[quote]“It was kind of like a new life,” he says. “New venues, smaller fields, no cuts. And all of a sudden I started playing pretty decent again.”[/quote]
Craig and Jan fly to Argentina a few times a year, visiting friends and shopping the San Telmo market. They recently returned with gorgeous handmade copper objects and shipped back plenty of wine.
Although they travel when Craig competes (including in this year’s Senior British Open at Carnoustie), they take most trips for pleasure. Next year, it’s to New Zealand, one of the few places Craig’s never been.
They often go to their home in Ponte Vedra Beach, and to Napa, where this September Craig will participate for the 13th consecutive year in Wine to Water, the pro-am he co-founded. Held annually at Silverado Country Club (with a pre-golf dinner and auction at Flora Springs Winery), the event grosses between $500,000 and $600,000 for waterhope.org, an organization that drills wells and builds cisterns and water collection systems to bring fresh water to communities in Africa, Asia and Central America.
“That’s the charity dearest to my heart,” he says. “I spend probably 30 days a year working on that, getting sponsors.” He devotes an estimated 30 days to other charities. He hosts events for the Peoria Children’s Home Association in Illinois and the Princess Margaret Hospital in Toronto. Folds of Honor, Disabled Sports USA’s Warfighter Division, Special Olympics and numerous other programs have all benefited from Stadler’s involvement.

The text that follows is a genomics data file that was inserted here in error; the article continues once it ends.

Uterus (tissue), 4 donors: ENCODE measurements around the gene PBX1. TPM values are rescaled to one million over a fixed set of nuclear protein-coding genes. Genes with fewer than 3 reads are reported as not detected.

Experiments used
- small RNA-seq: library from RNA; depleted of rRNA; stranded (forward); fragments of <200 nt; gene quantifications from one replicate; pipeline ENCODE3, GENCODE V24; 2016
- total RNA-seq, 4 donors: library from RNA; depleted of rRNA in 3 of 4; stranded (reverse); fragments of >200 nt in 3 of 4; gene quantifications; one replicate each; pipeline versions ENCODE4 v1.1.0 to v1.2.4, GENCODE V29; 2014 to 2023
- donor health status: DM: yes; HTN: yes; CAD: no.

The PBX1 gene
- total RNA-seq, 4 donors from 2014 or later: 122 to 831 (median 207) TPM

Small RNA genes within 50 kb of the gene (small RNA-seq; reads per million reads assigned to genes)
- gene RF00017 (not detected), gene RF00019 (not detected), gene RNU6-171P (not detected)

“I work so much harder for things I don’t get paid for,” he says. “I enjoy doing it, not because it’s a feel-good thing or it goes on my résumé I just enjoy helping where I can.”
A cadre of beautifully painted Wine for Water bottles seemingly stands sentinel outside the door to the Stadlers’ wine cellar, where roughly 4,000 bottles climb to the ceiling and cascade down a center display. Stadler credits fellow Tour player Jeff Sluman for introducing him to wine collecting.
Few chardonnays or other whites make the cut; cabernets and Bordeaux predominate. The shelves groan with jeroboams of Far Niente and Miner cabs—the latter of which has Jan’s and Craig’s May 15, 2010 wedding day personally inscribed by vintner Dave Miner, who in 2006 also created a private-label signature Walrus cabernet.
Other sentimental bottles include a bottle of 1982 Château Lafite Rothschild purchased at Augusta National to commemorate the year of his Masters triumph and six bottles of an Australian wine called The Hattrick, each signed of a different star from 2001 Stanley Cup Champion Avalanche, his favorite sports team. He bought a 2000 Château Petrus because, well, he could.
Back upstairs, Craig says he plans on playing eight Champions Tour events after the British Senior. “But I don’t want to go out there hoping to play well instead of knowing I’m going to play well,” he says. “That never turns into any success.”
Stadler understands the path to success. Whether it’s the yard he cleared of fallen pines, a room full of trophies or a cellar full with wines, he enjoys being surrounded by expressions of accomplishment. Sharing those with someone who appreciates them—and him—makes it all the richer.
“I haven’t had many three-putts here,” he says, a kind smile forming behind his bristly whiskers.
Jon Rizzi is Colorado AvidGolfer’s editor.
This article appears in the August 2016 issue of Colorado AvidGolfer. Subscribe today!